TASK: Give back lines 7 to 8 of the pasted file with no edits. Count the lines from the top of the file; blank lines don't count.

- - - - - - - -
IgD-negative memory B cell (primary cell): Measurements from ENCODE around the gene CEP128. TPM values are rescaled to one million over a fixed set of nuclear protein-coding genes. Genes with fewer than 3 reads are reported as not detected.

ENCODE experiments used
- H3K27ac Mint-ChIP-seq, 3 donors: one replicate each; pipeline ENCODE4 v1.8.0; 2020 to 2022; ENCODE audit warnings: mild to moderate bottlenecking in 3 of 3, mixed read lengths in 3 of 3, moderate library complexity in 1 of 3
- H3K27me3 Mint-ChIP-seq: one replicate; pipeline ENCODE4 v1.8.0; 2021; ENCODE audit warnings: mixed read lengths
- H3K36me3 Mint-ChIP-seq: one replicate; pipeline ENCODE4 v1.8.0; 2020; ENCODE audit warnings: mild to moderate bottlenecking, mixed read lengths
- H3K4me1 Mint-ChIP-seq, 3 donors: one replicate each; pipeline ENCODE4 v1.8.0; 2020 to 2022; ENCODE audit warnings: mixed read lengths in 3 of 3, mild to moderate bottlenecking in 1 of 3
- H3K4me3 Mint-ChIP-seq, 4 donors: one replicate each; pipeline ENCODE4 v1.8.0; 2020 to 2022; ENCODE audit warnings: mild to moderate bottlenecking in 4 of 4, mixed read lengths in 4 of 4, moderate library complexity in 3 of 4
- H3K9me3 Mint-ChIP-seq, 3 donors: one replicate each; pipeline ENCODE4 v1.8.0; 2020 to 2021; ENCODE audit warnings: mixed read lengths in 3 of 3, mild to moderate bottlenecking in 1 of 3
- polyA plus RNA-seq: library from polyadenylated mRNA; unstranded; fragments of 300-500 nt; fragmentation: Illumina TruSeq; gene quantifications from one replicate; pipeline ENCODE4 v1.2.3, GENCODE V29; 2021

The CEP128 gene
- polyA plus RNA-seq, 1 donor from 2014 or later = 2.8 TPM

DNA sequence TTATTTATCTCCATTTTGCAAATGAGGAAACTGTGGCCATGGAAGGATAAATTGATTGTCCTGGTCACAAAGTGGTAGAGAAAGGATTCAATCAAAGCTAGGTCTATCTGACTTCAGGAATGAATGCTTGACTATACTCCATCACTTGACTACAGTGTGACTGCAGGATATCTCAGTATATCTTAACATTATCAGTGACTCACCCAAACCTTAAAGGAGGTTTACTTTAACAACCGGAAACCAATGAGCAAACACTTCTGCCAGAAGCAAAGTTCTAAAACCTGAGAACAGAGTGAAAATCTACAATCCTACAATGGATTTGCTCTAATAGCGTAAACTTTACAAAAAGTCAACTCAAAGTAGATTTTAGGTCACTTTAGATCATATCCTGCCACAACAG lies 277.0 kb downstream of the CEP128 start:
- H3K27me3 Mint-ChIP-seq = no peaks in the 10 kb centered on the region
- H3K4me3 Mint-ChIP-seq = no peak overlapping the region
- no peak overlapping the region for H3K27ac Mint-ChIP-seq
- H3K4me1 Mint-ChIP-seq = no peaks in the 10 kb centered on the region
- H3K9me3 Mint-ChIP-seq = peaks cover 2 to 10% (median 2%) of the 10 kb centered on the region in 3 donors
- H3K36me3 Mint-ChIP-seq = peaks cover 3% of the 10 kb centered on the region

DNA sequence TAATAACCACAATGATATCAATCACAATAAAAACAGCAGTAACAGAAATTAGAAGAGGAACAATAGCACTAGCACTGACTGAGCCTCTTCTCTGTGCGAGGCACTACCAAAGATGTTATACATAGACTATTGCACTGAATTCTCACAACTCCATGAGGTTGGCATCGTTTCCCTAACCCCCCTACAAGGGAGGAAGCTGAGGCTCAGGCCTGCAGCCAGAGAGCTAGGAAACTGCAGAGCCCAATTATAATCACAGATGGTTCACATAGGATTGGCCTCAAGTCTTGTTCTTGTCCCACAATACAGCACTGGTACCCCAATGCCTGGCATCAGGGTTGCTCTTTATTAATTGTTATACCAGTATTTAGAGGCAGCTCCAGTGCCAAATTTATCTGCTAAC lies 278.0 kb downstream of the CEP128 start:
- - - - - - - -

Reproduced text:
- H3K4me3 Mint-ChIP-seq, 4 donors: one replicate each; pipeline ENCODE4 v1.8.0; 2020 to 2022; ENCODE audit warnings: mild to moderate bottlenecking in 4 of 4, mixed read lengths in 4 of 4, moderate library complexity in 3 of 4
- H3K9me3 Mint-ChIP-seq, 3 donors: one replicate each; pipeline ENCODE4 v1.8.0; 2020 to 2021; ENCODE audit warnings: mixed read lengths in 3 of 3, mild to moderate bottlenecking in 1 of 3